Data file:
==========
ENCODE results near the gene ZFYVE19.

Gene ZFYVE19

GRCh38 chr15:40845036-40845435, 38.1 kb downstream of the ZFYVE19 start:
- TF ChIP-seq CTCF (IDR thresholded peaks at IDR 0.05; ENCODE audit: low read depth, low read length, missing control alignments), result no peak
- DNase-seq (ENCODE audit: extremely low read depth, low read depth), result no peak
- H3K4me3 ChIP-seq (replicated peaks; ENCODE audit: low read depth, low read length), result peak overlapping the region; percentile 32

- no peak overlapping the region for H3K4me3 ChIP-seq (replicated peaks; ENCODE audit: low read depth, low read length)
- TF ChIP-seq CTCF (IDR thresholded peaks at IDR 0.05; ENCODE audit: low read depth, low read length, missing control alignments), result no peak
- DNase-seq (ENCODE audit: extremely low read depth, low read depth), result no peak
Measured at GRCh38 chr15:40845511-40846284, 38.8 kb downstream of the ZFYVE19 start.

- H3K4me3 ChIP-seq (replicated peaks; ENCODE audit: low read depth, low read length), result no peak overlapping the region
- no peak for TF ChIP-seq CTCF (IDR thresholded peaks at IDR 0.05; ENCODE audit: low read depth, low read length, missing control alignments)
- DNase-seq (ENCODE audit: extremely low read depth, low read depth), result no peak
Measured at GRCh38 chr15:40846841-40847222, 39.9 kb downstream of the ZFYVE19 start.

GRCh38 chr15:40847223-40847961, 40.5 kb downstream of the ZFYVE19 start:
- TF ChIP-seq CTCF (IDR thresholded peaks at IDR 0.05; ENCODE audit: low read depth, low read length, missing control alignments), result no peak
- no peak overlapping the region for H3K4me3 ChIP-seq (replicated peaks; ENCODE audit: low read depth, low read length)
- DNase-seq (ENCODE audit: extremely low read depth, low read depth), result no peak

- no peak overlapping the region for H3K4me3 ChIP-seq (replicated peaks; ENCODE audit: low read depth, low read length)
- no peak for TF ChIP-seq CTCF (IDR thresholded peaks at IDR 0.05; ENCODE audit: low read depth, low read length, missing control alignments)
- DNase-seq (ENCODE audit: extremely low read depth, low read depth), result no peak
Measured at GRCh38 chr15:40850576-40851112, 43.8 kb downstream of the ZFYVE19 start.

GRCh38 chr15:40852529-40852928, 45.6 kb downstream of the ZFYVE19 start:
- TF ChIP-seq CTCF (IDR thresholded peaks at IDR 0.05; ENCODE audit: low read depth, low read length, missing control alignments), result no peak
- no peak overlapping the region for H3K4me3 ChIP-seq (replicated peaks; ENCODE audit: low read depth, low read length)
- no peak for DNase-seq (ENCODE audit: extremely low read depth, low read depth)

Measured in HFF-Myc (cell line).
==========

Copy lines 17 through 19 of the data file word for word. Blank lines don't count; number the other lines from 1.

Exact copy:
- no peak overlapping the region for H3K4me3 ChIP-seq (replicated peaks; ENCODE audit: low read depth, low read length)
- DNase-seq (ENCODE audit: extremely low read depth, low read depth), result no peak

- no peak overlapping the region for H3K4me3 ChIP-seq (replicated peaks; ENCODE audit: low read depth, low read length)